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Sean Lloyd

Degree:

EMBA

Location:

Tehran

Industry:

International relations

Year:

Sep 2018 - May 2020

By Sean Lloyd

Customer-centric politics?

As we headed to Oxford for Module 7, the Australian federal election turned up a result that surprised most pundits and pollsters: the minority coalition government was returned with an increased majority. And in the UK, as the module got underway, Theresa May announced her resignation as Prime Minister after her Brexit path became unnavigable.

I’ve touched before on modern politics and the dangers of trying to propose a fix or predict an outcome. But having just finished up our marketing course, there’s an element of these results that bears relevance to both politics and my own profession in international affairs: how you harness the changing nature of communication in the digital era.

Now, there isn’t an election where we don’t end up talking about cut-through messaging. John Howard won the 2004 Australian election in the ‘pre-social media’ era in Australia on the simple theme of “Who do you trust?”. But social media, data analytics and the speed of the news cycle are changing the way messaging works practically, and how it’s deployed. If there’s anything we’ve learnt from some of the ‘surprise’ results of the past few years – be it Donald Trump’s 2016 success, the Brexit campaign, or the success of Scott Morrison in the Australian election last month, it’s the importance of defining your ‘customer’ and then creating an effective messaging strategy aimed at those customers: customer-centric politics, if you will. In marketing we learnt the three key elements of customer-centric marketing as strong and widely-held values; empathy for customers and listening; and authentic feedback loops.

If there is a common methodological thread through recent surprise election results, it’s the way messaging cut-through underpinned success. To use the marketing analysis, all three of Trump, Brexit and Morrison had strong, widely-held values: although the messages of the three campaigns espoused different beliefs and target markets, it was clear what the winner stood for. On the other side, it wasn’t so clear: both Hillary Clinton and Bill Shorten in the US and Australia, respectively, struggled to define their core message from broad and deep policy platforms. And in the UK, the Remain side had difficulty explaining what it was ‘for’ – the status quo is always a harder message to sell. When it comes to more recent Brexit events, the clean message of the Leave campaign became lost in the complexity of actually trying to effect Brexit.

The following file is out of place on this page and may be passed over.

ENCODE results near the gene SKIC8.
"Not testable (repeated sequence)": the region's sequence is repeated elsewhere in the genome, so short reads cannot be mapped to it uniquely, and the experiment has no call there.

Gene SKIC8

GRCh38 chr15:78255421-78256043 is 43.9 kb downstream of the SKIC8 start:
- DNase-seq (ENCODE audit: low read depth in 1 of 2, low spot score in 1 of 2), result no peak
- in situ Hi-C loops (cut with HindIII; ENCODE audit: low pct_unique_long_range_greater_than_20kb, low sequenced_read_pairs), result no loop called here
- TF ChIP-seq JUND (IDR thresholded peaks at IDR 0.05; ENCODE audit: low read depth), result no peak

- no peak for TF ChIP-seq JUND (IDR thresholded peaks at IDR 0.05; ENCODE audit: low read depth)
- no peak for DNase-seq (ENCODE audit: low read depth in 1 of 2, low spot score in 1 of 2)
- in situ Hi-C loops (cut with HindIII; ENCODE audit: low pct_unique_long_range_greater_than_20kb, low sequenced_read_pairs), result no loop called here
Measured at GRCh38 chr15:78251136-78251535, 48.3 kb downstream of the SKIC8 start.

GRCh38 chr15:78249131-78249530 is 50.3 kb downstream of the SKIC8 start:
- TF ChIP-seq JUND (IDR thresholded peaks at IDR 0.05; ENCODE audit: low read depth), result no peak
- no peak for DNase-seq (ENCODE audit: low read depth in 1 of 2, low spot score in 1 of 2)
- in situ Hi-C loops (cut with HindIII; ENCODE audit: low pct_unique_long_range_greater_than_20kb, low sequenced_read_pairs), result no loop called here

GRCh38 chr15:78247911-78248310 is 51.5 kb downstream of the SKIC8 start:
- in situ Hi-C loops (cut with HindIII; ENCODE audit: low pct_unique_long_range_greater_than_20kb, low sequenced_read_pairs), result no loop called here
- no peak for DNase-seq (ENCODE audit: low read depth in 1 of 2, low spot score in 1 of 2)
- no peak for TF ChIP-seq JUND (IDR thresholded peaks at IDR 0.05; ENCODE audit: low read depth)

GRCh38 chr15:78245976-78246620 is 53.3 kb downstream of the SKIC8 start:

At the same time, the winners in all three campaigns put in place feedback loops to learn from the “left-behind” voters – or in the case of the recent Australian election, “the quiet Australians”. They offered empathy with their concerns and avoided judgement on specific issues. And they targeted their messages to those voters clearly and effectively. Unlike the broader polling methodologies, which are struggling to cope with the social media age and shifting voter dynamics, the merits of combining data analytics with close-in, detailed polling played out in all three campaign successes.

So if there’s a lesson for this in my own profession, it’s around the way foreign services engage with our own customers: our citizens, and those of the countries we serve in. Much of what is produced for external consumption by foreign services tends to be pushed out from headquarters and still using traditional, bureaucratic language and styles: foreign service blogs are rarely influencers! But there’s a need for foreign services to enter the modern communication age as well: that means developing what some have called “diplometrics” to measure how we engage our customers: building better feedback loops to understand how they want to be engaged, and how we can best communicate the values and goals of our country. There’s a lesson from marketing, but there’s also a lesson from the Trump Twitter feed: sometimes, simple, direct messaging can be more effective than hedged lines of careful government-speak. While there’s still a place for tradition in the sometimes antiquated way foreign services speak to each other, this doesn’t need to be the same with our customers. Food for thought for a marketing assignment, anyway…

Dinner at St Hugh’s College

At the Oxford Union

Author’s note: The views expressed in this blog are my own and not as a representative of the Australian Government.

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